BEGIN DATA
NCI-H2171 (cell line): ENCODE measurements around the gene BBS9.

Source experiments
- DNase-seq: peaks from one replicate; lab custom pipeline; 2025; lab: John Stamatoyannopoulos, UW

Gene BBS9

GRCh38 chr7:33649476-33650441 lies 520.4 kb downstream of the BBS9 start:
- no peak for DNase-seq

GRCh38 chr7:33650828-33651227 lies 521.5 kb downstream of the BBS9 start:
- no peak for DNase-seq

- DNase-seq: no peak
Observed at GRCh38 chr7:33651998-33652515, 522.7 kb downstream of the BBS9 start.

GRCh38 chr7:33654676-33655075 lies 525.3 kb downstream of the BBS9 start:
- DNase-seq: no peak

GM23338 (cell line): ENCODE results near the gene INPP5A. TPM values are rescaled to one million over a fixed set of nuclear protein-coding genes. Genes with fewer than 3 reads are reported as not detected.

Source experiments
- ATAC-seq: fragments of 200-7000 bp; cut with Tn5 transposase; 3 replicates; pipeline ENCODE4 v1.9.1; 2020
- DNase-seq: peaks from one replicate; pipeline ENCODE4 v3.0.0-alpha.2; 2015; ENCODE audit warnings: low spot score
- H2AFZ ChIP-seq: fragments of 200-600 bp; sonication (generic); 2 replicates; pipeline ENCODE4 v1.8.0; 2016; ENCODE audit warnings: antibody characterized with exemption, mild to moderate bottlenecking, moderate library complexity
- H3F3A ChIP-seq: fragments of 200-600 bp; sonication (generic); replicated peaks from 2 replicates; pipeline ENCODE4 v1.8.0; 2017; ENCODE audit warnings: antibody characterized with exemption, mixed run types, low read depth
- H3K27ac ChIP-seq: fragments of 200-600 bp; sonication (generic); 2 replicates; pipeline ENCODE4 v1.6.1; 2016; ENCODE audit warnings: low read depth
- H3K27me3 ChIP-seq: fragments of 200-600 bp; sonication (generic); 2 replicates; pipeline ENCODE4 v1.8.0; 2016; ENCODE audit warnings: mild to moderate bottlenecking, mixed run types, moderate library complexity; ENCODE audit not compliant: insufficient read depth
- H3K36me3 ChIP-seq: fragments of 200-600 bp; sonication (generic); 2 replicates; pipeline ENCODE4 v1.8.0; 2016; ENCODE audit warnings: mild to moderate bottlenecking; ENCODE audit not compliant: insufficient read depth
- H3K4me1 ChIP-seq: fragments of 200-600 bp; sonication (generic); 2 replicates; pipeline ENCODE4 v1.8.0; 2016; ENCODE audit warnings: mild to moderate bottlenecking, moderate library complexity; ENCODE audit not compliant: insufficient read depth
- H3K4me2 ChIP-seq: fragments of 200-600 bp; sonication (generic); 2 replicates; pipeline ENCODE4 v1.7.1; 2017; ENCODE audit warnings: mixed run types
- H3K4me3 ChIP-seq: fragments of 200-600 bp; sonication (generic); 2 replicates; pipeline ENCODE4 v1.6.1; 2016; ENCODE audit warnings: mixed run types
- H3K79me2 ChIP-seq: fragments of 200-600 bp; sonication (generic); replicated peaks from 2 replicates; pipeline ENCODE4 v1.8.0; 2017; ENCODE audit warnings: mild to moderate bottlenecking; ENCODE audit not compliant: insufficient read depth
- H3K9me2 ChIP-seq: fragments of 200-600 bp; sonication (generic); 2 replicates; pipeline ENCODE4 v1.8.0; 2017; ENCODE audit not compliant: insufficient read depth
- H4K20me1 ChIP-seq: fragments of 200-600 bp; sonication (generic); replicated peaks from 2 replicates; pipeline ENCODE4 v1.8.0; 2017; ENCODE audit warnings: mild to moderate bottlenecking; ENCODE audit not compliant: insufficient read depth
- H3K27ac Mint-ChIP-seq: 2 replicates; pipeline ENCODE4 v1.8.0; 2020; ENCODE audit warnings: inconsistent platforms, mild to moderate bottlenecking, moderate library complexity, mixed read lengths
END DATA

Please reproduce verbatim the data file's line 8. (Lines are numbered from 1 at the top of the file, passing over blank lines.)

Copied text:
- no peak for DNase-seq